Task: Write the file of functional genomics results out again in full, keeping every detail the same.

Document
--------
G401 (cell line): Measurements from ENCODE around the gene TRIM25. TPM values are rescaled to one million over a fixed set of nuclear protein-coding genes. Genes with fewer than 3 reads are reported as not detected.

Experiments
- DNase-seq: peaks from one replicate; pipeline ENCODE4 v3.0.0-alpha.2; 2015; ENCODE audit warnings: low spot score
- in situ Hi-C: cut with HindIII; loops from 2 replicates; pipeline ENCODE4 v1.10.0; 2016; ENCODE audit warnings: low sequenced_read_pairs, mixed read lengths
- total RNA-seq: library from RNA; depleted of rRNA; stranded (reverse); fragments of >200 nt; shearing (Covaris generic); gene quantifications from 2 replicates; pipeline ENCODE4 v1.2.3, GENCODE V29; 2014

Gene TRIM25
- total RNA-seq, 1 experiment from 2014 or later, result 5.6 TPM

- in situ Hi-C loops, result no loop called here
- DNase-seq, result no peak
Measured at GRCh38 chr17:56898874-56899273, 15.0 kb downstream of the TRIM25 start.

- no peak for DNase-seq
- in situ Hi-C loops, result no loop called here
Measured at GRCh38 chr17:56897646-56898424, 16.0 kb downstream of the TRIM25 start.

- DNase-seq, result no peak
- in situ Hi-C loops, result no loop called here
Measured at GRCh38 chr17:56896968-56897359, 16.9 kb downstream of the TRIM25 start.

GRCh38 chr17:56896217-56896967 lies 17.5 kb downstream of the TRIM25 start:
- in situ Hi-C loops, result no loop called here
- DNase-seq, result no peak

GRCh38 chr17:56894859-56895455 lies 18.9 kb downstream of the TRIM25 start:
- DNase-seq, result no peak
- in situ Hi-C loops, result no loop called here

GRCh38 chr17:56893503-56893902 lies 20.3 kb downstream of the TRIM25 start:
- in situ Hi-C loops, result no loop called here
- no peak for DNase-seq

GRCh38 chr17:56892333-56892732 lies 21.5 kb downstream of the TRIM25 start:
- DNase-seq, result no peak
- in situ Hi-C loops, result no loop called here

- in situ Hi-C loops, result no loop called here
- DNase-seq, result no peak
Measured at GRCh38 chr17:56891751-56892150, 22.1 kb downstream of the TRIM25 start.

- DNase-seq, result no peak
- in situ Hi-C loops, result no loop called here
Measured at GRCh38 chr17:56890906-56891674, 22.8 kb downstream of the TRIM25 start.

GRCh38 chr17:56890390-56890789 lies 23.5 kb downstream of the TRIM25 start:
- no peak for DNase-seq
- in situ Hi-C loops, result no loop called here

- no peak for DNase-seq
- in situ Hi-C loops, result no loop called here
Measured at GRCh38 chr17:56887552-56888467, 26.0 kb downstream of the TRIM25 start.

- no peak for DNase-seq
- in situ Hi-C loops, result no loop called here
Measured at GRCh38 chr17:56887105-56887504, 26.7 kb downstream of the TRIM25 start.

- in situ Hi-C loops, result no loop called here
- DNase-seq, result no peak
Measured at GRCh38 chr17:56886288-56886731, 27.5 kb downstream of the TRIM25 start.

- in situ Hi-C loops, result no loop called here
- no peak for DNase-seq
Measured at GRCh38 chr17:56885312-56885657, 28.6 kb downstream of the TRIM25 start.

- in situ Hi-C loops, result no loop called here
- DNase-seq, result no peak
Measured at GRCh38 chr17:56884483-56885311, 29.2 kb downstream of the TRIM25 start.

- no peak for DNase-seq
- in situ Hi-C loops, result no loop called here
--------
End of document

G401 (cell line): Measurements from ENCODE around the gene TRIM25. TPM values are rescaled to one million over a fixed set of nuclear protein-coding genes. Genes with fewer than 3 reads are reported as not detected.

Experiments
- DNase-seq: peaks from one replicate; pipeline ENCODE4 v3.0.0-alpha.2; 2015; ENCODE audit warnings: low spot score
- in situ Hi-C: cut with HindIII; loops from 2 replicates; pipeline ENCODE4 v1.10.0; 2016; ENCODE audit warnings: low sequenced_read_pairs, mixed read lengths
- total RNA-seq: library from RNA; depleted of rRNA; stranded (reverse); fragments of >200 nt; shearing (Covaris generic); gene quantifications from 2 replicates; pipeline ENCODE4 v1.2.3, GENCODE V29; 2014

Gene TRIM25
- total RNA-seq, 1 experiment from 2014 or later, result 5.6 TPM

- in situ Hi-C loops, result no loop called here
- DNase-seq, result no peak
Measured at GRCh38 chr17:56898874-56899273, 15.0 kb downstream of the TRIM25 start.

- no peak for DNase-seq
- in situ Hi-C loops, result no loop called here
Measured at GRCh38 chr17:56897646-56898424, 16.0 kb downstream of the TRIM25 start.

- DNase-seq, result no peak
- in situ Hi-C loops, result no loop called here
Measured at GRCh38 chr17:56896968-56897359, 16.9 kb downstream of the TRIM25 start.

GRCh38 chr17:56896217-56896967 lies 17.5 kb downstream of the TRIM25 start:
- in situ Hi-C loops, result no loop called here
- DNase-seq, result no peak

GRCh38 chr17:56894859-56895455 lies 18.9 kb downstream of the TRIM25 start:
- DNase-seq, result no peak
- in situ Hi-C loops, result no loop called here

GRCh38 chr17:56893503-56893902 lies 20.3 kb downstream of the TRIM25 start:
- in situ Hi-C loops, result no loop called here
- no peak for DNase-seq

GRCh38 chr17:56892333-56892732 lies 21.5 kb downstream of the TRIM25 start:
- DNase-seq, result no peak
- in situ Hi-C loops, result no loop called here

- in situ Hi-C loops, result no loop called here
- DNase-seq, result no peak
Measured at GRCh38 chr17:56891751-56892150, 22.1 kb downstream of the TRIM25 start.

- DNase-seq, result no peak
- in situ Hi-C loops, result no loop called here
Measured at GRCh38 chr17:56890906-56891674, 22.8 kb downstream of the TRIM25 start.

GRCh38 chr17:56890390-56890789 lies 23.5 kb downstream of the TRIM25 start:
- no peak for DNase-seq
- in situ Hi-C loops, result no loop called here

- no peak for DNase-seq
- in situ Hi-C loops, result no loop called here
Measured at GRCh38 chr17:56887552-56888467, 26.0 kb downstream of the TRIM25 start.

- no peak for DNase-seq
- in situ Hi-C loops, result no loop called here
Measured at GRCh38 chr17:56887105-56887504, 26.7 kb downstream of the TRIM25 start.

- in situ Hi-C loops, result no loop called here
- DNase-seq, result no peak
Measured at GRCh38 chr17:56886288-56886731, 27.5 kb downstream of the TRIM25 start.

- in situ Hi-C loops, result no loop called here
- no peak for DNase-seq
Measured at GRCh38 chr17:56885312-56885657, 28.6 kb downstream of the TRIM25 start.

- in situ Hi-C loops, result no loop called here
- DNase-seq, result no peak
Measured at GRCh38 chr17:56884483-56885311, 29.2 kb downstream of the TRIM25 start.

- no peak for DNase-seq
- in situ Hi-C loops, result no loop called here